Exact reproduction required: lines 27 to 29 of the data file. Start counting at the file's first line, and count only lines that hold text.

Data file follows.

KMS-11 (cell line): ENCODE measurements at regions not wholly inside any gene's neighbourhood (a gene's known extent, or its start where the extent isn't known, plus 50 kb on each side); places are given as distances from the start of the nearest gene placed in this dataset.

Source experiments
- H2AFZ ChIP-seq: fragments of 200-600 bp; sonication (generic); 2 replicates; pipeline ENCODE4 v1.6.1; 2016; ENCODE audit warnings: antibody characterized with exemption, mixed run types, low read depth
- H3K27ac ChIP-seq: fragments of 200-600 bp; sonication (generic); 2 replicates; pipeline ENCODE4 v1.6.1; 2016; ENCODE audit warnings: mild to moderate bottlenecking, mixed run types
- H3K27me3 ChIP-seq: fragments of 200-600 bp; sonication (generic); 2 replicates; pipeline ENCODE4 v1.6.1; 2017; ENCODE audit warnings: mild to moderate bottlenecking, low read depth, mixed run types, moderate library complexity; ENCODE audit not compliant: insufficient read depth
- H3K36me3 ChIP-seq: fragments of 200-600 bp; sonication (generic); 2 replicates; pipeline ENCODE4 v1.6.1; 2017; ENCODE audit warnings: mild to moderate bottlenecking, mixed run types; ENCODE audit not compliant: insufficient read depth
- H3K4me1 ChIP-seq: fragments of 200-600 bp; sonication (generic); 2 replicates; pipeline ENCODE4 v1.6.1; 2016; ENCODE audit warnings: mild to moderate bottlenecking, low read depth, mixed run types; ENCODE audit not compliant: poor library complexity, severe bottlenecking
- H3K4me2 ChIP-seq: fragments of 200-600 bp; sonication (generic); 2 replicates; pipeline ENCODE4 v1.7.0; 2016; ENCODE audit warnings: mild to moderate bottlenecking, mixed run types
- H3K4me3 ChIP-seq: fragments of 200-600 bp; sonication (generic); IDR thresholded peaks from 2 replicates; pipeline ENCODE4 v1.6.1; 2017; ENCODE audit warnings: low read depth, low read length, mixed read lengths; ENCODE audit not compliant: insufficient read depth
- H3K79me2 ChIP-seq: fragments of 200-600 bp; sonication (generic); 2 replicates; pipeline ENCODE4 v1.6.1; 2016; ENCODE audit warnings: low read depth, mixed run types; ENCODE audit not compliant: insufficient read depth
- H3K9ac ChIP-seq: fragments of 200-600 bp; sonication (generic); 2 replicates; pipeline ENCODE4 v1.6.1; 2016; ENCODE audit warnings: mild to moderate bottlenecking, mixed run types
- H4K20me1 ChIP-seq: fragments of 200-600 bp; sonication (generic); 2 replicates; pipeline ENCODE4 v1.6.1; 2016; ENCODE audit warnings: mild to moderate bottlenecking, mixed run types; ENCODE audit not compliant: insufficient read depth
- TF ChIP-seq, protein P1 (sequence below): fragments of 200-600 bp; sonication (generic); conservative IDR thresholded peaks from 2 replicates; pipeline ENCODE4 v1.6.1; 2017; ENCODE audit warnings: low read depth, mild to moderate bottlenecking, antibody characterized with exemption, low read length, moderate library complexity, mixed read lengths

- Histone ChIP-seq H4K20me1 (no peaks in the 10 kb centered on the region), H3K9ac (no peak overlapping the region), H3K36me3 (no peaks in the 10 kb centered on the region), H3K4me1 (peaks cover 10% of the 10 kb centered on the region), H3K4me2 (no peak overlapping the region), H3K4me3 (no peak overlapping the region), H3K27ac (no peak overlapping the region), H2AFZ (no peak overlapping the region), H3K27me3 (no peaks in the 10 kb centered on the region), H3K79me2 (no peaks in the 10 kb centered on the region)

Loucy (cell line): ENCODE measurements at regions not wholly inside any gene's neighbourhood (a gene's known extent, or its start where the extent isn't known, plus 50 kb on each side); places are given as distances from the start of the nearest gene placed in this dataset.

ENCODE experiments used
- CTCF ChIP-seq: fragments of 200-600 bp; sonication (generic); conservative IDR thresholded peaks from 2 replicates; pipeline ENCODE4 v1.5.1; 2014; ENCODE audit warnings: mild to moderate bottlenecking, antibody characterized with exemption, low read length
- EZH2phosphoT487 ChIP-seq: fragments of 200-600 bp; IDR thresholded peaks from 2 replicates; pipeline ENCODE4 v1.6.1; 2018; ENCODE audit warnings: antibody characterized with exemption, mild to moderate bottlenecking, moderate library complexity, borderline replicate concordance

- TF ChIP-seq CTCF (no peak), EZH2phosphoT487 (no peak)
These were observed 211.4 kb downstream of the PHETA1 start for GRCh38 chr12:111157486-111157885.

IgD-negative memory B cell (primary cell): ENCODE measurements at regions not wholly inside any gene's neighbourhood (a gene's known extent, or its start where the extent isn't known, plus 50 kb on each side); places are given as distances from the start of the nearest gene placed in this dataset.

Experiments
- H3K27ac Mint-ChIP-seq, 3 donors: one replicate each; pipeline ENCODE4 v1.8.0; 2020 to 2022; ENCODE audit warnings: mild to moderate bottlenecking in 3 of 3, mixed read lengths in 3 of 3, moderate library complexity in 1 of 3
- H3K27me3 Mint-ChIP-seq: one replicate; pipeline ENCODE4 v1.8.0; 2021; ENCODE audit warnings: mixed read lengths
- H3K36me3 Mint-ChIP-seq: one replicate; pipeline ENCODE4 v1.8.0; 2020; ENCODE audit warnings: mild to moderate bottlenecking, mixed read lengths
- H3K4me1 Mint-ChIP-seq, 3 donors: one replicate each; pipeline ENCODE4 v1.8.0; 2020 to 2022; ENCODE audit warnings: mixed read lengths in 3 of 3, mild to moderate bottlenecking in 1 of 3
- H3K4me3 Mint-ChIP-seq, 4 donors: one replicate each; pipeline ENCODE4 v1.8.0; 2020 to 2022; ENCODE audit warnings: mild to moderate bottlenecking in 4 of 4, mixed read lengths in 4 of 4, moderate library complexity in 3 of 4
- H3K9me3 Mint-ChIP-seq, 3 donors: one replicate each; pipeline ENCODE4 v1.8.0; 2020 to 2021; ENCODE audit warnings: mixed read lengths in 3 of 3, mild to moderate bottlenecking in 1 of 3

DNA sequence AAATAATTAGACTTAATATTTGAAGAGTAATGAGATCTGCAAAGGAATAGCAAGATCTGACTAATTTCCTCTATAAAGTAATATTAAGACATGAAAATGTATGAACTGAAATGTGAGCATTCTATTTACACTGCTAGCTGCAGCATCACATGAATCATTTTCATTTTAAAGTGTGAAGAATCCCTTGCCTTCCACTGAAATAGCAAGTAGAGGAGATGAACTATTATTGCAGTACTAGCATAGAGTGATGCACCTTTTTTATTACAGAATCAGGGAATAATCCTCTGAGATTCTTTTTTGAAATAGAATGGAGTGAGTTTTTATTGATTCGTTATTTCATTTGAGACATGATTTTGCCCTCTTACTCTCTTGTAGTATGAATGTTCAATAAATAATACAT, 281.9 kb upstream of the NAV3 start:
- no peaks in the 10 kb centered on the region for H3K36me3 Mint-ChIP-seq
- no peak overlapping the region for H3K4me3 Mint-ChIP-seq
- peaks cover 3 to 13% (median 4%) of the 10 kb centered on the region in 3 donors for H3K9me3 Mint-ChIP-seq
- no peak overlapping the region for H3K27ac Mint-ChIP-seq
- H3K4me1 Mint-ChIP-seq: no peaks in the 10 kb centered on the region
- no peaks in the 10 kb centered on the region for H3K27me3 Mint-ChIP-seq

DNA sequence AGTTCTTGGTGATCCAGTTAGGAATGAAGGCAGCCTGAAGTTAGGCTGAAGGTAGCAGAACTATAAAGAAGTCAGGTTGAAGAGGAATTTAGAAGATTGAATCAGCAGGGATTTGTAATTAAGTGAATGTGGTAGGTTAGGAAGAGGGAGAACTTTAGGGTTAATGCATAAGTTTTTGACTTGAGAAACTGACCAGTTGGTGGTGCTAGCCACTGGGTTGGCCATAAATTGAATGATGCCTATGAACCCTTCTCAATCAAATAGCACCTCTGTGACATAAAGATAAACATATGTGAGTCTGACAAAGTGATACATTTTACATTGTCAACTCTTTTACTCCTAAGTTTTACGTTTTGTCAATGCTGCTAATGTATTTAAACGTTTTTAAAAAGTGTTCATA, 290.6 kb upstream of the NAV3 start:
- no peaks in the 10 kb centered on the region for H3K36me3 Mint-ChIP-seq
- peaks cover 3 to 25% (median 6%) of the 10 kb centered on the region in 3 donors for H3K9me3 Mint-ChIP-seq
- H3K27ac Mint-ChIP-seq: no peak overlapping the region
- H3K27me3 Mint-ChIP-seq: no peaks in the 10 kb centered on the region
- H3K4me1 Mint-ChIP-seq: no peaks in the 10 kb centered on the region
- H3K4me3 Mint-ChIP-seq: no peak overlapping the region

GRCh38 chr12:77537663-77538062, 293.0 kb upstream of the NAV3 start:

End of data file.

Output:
- H3K4me3 Mint-ChIP-seq, 4 donors: one replicate each; pipeline ENCODE4 v1.8.0; 2020 to 2022; ENCODE audit warnings: mild to moderate bottlenecking in 4 of 4, mixed read lengths in 4 of 4, moderate library complexity in 3 of 4
- H3K9me3 Mint-ChIP-seq, 3 donors: one replicate each; pipeline ENCODE4 v1.8.0; 2020 to 2021; ENCODE audit warnings: mixed read lengths in 3 of 3, mild to moderate bottlenecking in 1 of 3

DNA sequence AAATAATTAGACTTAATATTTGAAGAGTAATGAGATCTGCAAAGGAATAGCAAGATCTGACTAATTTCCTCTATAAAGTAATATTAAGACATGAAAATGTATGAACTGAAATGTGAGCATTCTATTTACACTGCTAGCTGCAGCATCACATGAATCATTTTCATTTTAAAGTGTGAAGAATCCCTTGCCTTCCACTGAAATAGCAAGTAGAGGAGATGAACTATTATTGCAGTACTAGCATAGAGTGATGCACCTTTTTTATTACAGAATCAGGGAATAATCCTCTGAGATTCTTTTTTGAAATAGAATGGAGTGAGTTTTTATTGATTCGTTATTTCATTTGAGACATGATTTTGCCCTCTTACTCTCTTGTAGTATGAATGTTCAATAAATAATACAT, 281.9 kb upstream of the NAV3 start: